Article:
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I would like to prove that if $\sum_{n=0}^{\infty}a_{n}x^{n}$ converges on $(-R,R)$, then $\sum_{n=0}^{\infty}\frac{1}{n+1}a_{n}x^{n+1}$, $x\in(-R,R)$ converges on $(-R,R)$. I think it is often done by showing that the radius of convergence is the same. I was wondering if the fowlling is a valid argument or if not where I went wrong.

Let $x\in(-R,R)$. Because $\sum_{n=0}^{\infty}a_{n}x^{n}$ converges we know that $lim_{n\rightarrow\infty}a_n x^n=0$. Since every convergent sequence is bounded we have $|a_nx^n|\leq M$.

Therefore $|\frac{1}{n+1}a_{n}x^{n+1}|=|a_{n}x^n| |\frac{x}{n+1}|\leq M\frac{|x|}{n+1}\leq M|R|$. Now I would like to apply the Weierstrass–M–Test to conclude that the series converges uniformly on $(-R,R)$ by the Weierstrass–M–Test.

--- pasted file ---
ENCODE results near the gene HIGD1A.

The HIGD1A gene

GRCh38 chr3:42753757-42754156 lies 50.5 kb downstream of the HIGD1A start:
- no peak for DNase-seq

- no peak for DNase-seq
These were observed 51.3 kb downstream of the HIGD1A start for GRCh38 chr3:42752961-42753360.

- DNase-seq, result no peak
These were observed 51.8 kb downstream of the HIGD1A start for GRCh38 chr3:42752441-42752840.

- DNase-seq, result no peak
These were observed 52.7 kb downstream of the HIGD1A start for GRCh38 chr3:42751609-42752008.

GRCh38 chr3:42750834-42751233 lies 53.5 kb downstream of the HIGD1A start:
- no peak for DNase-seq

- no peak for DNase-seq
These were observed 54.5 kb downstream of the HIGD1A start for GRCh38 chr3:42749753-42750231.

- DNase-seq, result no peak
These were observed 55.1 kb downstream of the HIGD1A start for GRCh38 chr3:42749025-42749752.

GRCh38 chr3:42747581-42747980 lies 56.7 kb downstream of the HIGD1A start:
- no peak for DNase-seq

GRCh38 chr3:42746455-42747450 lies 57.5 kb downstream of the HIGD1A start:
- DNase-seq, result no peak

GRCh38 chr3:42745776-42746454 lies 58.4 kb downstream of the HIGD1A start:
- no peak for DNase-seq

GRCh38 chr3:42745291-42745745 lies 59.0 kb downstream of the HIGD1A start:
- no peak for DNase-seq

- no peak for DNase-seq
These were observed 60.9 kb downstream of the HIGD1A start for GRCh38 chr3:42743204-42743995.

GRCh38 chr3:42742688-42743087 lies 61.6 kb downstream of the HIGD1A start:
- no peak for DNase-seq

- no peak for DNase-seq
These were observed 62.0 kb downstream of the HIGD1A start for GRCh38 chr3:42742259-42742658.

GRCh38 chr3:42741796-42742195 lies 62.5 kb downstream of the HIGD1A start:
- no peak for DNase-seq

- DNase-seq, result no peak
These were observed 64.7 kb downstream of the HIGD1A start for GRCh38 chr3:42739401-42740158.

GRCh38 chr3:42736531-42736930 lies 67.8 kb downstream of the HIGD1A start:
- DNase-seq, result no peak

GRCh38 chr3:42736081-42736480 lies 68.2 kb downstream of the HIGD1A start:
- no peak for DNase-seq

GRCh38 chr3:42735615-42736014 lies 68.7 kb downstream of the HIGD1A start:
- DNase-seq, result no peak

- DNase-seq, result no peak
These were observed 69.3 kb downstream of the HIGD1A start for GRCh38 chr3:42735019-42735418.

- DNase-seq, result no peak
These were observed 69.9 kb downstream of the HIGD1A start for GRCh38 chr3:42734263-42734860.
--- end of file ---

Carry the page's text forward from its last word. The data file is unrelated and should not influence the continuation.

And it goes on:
Thanks a lot in advance!

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    $\begingroup$ Hint: calculate $\limsup \sqrt[n]{|a_n|/(n+1)}$ and use Cauchy theorem $\endgroup$ – Jakobian Jul 20 at 23:06
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That is not a valid argument because the series $\sum_{n=0}^\infty M\lvert R\rvert$ actually diverges (unless $M=0$), and therefore you did not prove that it follows from the Weierstrass $M$-test that your series converges.

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